PC Clock problems

  Southernboy 16:01 18 Jan 2005

On Thursday of last week, I switched on my PC and noticed that the clock (which has kept near-perfect time for 6 years) was over one hour slow. I set the correctime and tried to backup up everything, in case there was a battery problem. Opening My Computer, the PC kept freezing and it took ages to open drives and copy/paste files.

The next day, the clock was 4 hours slow, but I did not experience any undue problems in working. Again, I reset the clock to the correct time.

Then, on Saturday, Sunday and Monday, the clock appeared to be working normally, and lost little more than a couple of minutes.

This PC has never been connected to the internet, so it cannot be a virus, and I have not installed and programs for the last 5 years.

I realise it is difficult, but has anyone any ideas? If the battery is the problem, why did the problem not reoccur during the last three days? Could it be intermittant?

  Chezdez 16:03 18 Jan 2005

just try replacing the battery, that would seem to be the first solution. i can't think of anything else that would cause the clock to slow down.....

  Graham ® 17:40 18 Jan 2005

If it's travelling near the speed of light it would slow down.

  Chezdez 19:18 18 Jan 2005

i'm pretty sure we can rule out that possibility.....

  Southernboy 07:37 19 Jan 2005

the reply by Graham. Was it intended to be a joke?

Chezdez - I have absolutely no idea how to change the battery. I have never opened the case and would be very nervous of doing so.

In any event, how would I get a battery? I am told it is part of the motherboard and I have no idea what motherboard I have or even, after over 6 years, whether it is still possible to get batteries for it. It may be long obsolete.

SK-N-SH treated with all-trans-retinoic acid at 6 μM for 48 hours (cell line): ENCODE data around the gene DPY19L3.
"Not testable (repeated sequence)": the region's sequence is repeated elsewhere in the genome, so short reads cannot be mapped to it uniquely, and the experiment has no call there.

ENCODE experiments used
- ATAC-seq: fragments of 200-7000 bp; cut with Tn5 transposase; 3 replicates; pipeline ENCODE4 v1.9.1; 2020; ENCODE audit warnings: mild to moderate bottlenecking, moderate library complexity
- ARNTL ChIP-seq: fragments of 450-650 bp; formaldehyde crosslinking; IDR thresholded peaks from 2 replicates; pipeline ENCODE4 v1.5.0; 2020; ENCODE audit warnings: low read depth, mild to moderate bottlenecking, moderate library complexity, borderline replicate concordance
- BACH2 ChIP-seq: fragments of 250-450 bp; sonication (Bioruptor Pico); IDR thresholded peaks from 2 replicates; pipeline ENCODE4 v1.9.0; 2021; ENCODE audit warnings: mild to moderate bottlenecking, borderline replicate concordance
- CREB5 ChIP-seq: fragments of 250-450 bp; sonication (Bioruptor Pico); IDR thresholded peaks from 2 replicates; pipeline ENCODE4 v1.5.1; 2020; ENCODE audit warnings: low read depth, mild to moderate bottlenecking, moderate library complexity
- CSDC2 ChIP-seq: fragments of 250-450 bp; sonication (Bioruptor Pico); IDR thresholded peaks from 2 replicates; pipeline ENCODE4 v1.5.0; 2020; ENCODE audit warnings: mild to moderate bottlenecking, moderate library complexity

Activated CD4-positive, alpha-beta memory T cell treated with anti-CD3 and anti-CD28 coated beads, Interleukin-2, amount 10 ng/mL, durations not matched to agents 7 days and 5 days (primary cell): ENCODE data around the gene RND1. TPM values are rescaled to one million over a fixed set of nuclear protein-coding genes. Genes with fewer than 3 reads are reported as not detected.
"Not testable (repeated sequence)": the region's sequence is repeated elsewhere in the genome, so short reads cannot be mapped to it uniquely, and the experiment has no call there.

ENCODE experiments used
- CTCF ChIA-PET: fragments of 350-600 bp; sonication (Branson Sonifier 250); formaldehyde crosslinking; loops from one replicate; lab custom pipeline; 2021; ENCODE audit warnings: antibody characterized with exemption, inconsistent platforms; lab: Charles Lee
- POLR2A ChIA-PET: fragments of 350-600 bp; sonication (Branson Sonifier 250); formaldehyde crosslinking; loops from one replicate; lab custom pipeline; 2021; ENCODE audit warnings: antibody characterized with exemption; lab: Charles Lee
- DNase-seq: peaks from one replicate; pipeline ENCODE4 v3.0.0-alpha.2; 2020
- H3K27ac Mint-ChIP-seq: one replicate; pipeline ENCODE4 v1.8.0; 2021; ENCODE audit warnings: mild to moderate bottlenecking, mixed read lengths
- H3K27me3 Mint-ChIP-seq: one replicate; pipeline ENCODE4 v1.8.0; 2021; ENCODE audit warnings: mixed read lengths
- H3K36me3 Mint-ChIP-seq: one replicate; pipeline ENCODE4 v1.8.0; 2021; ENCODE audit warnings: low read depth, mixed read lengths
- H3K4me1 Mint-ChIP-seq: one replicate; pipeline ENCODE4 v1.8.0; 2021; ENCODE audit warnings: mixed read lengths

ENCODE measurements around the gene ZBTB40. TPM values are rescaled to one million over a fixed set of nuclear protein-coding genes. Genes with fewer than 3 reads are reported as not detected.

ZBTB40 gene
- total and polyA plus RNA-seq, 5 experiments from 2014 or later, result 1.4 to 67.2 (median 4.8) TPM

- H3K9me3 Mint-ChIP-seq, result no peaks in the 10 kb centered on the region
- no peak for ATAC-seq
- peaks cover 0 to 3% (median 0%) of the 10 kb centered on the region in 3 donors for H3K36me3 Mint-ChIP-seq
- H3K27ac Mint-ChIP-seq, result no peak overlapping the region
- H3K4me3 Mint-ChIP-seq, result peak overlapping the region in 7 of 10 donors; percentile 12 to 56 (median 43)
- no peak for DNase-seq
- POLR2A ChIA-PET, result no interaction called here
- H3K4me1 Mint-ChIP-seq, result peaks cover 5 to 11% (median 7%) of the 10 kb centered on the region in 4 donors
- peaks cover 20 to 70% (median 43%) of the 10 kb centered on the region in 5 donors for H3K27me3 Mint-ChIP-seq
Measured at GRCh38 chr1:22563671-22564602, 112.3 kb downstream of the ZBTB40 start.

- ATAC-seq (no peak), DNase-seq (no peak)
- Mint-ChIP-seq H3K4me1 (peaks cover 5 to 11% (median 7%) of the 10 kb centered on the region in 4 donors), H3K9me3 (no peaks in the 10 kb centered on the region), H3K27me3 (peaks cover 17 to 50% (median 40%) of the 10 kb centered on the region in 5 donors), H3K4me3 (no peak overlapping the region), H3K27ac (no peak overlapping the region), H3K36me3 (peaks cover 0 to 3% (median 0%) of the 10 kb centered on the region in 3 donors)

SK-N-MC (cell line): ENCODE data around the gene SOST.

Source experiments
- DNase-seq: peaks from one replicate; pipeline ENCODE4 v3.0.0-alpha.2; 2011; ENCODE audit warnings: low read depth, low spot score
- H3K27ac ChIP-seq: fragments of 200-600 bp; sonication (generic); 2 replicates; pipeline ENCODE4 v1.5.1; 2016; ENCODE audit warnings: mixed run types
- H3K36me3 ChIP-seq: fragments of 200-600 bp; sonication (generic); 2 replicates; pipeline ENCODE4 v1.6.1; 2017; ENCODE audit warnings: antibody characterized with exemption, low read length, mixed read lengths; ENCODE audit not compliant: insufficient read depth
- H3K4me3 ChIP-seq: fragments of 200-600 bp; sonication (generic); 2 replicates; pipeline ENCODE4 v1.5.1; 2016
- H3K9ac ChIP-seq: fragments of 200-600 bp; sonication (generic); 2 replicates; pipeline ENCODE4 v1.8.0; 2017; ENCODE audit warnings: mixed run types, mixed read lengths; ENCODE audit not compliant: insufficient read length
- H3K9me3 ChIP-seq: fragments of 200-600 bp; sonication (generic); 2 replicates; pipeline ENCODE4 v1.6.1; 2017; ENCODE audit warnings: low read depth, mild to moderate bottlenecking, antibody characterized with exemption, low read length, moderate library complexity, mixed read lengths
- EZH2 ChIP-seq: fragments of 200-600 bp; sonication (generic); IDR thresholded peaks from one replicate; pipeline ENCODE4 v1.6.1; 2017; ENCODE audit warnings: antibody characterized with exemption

Further advice would be welcome.

  Southernboy 07:40 19 Jan 2005

as the clock now appears to be running normally, is it likely to be a battery problem? Does imminent battery failure act like this. I would have thought that, once it slowed down, a return to normal running would be unlikely.

Could there be any other reason?

  VoG II 07:44 19 Jan 2005

How to change the battery click here

Find out what motherboard you've got click here

  Southernboy 08:36 19 Jan 2005

Thanks, but my home PC is not connected to the internet, so I cannot use the utility you suggest.

  Chezdez 10:23 19 Jan 2005

i think grahams reply was a joke :P

can you not download the program on a friends computer, and then burn the utility to a CD?

as for changing the battery, if your really not sure, don't do it. ask around, maybe one of your friends will know how to do it?

  Southernboy 13:24 19 Jan 2005

Unfortunately, the PC I am allowed to use for internet access does not permit downloading. None of my friends have PCs, or are even PC-literate. They are all OAPs.

Likewise, I know of no one who will change a battery. I came to PCs very late in life and, although I can use it for writing letters, magazine articles and compiling databases, as well as managing the household finances, that is the limit of my knowledge. I have absolutely no idea what goes on "under the bonnet" and am not a practical person, so would not be brave enough to open up the case.

Thank you for your advice. Although I am still not clear if I have battery problem, given that the clock has operated normally for the last few days. I will see what it is like when I get home today.

  FelixTCat 16:26 19 Jan 2005


It is almost certainly the battery.

Don't worry about it. All the battery does is run the clock. For many purposes, it doesn't matter whether the clock is right or wrong - it only matters if date/time stamping is important to you for incremental back-ups etc (You do back up, don't you!)

If you are bothered, simply reset the clock each time you start the computer.

You might consider joining a local pc group if there is one near to you. I am sure that someone there would be happy to help you. You can find their details on the internet or possibly at the library.

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